Climate change policy is in flux. At the G7 meeting in Taormina, Donald Trump refused to commit to the Paris climate agreement goals and it now looks like he might set to withdraw the US from the agreement. It is also reported that the European steel industry and the Visegrad countries are trying to water down carbon emission goals.
Finding a solution to the emissions issue without either handicapping local industry or embarking on endless subsidies has proven challenging. But it need not be.
The problem lies in the approach of taxing production rather than consumption. Taxing carbon emissions by European or American industry will render some uncompetitive, export jobs to countries that have lower emission standards and end up doing nothing for climate change – since goods will still be produced elsewhere and emissions will continue to rise.
The cleanest solution is to tax carbon consumption rather than production. If every product produced anywhere in the world had to be labelled with its carbon content and was taxed accordingly – higher carbon content would result in a higher carbon tax on the product – then consumers would slowly be steered away from high carbon content goods wherever they were produced.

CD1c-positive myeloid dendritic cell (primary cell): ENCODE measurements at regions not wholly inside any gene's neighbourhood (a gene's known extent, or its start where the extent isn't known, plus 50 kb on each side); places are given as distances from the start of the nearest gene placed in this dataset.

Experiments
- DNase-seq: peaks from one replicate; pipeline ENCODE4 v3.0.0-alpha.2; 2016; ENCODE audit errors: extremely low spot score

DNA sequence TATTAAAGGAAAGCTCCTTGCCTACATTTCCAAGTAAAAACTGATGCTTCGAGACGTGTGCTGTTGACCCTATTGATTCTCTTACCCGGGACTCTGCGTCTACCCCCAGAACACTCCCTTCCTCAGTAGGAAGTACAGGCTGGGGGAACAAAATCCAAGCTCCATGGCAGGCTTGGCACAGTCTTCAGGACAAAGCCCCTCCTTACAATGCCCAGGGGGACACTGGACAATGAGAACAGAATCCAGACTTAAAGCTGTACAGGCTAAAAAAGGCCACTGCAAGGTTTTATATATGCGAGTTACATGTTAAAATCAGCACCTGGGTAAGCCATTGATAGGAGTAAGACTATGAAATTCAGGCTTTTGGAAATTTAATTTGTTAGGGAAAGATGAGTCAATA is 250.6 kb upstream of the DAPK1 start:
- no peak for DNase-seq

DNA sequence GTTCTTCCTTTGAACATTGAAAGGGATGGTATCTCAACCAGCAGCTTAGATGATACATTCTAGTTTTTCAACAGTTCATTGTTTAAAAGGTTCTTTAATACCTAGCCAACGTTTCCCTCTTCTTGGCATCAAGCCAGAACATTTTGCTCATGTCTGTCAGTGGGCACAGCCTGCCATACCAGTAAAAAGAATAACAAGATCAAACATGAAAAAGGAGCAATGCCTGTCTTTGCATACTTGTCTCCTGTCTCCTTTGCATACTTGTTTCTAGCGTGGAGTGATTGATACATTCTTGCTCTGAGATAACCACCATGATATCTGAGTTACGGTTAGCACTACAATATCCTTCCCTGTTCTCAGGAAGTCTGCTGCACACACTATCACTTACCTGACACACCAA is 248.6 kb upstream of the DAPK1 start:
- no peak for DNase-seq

Industries in countries that had higher environmental standards would be more not less competitive. Including the emissions associated with transportation of goods would further favour domestic production.
This suggestion is not new. Philippe Legrain suggested it in 2014. Why has nothing moved in this direction?